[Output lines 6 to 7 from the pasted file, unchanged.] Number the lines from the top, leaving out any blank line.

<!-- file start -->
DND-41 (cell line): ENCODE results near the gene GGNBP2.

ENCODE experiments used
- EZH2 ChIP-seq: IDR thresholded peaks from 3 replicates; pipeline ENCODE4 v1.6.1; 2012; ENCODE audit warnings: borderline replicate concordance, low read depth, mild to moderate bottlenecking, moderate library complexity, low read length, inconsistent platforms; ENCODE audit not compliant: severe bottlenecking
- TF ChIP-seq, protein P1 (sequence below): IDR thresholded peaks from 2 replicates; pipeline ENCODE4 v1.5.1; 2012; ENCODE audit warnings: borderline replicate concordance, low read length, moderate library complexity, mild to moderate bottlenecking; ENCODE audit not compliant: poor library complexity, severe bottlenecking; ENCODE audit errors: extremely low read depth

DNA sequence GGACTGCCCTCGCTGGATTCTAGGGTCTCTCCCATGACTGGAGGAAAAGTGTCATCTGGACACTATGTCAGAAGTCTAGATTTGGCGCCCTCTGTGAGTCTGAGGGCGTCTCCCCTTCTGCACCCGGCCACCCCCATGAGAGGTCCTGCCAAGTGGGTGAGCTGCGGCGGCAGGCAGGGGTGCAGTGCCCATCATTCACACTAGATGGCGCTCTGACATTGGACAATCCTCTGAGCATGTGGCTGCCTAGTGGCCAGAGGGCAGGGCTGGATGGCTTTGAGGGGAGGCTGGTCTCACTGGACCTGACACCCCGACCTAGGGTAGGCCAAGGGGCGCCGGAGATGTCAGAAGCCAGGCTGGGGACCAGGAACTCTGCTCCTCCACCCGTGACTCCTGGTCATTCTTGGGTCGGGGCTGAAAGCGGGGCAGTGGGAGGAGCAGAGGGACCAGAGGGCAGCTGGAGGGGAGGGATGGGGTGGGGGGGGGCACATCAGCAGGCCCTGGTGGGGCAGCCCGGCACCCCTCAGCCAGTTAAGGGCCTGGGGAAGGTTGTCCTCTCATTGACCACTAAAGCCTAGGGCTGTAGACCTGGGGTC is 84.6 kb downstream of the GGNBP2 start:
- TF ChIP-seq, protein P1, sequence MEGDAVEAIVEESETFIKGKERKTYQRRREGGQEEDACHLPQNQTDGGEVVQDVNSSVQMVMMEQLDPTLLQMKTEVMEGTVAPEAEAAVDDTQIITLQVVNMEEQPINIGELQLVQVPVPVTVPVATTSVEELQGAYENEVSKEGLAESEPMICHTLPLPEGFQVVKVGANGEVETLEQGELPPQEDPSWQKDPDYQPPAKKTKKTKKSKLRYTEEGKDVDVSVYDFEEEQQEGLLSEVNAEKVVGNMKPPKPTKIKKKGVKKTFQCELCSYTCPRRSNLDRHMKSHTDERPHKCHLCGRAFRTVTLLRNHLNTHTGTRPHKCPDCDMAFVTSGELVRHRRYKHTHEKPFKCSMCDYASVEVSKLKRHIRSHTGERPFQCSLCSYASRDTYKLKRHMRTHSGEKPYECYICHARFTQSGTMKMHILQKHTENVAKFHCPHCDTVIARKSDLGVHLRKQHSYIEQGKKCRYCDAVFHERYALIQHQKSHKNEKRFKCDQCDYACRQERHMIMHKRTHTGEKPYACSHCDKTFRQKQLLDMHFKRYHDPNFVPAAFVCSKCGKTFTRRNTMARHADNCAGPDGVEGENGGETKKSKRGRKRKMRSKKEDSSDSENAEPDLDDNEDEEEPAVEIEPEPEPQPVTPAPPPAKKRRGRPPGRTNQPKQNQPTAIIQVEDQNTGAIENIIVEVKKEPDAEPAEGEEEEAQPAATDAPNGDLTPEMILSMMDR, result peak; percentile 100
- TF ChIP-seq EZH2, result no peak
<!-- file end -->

- TF ChIP-seq, protein P1, sequence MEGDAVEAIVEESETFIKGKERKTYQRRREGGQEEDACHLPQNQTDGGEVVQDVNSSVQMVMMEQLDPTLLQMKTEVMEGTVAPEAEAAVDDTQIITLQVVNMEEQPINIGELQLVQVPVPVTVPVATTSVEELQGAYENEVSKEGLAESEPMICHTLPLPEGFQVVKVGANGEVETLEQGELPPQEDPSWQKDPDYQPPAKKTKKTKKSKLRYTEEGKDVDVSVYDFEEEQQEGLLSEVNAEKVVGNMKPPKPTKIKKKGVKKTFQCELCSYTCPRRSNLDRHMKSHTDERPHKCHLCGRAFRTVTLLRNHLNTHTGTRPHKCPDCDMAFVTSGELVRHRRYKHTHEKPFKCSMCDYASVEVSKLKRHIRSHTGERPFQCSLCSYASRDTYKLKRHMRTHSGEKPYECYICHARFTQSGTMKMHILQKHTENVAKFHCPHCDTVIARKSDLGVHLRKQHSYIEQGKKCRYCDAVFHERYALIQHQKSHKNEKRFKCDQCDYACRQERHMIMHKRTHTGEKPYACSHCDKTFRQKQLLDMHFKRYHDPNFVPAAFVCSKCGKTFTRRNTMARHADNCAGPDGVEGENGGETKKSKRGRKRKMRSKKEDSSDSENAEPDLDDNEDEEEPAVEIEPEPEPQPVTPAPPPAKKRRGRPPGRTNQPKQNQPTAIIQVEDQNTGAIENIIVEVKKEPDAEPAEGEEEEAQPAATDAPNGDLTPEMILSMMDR, result peak; percentile 100
- TF ChIP-seq EZH2, result no peak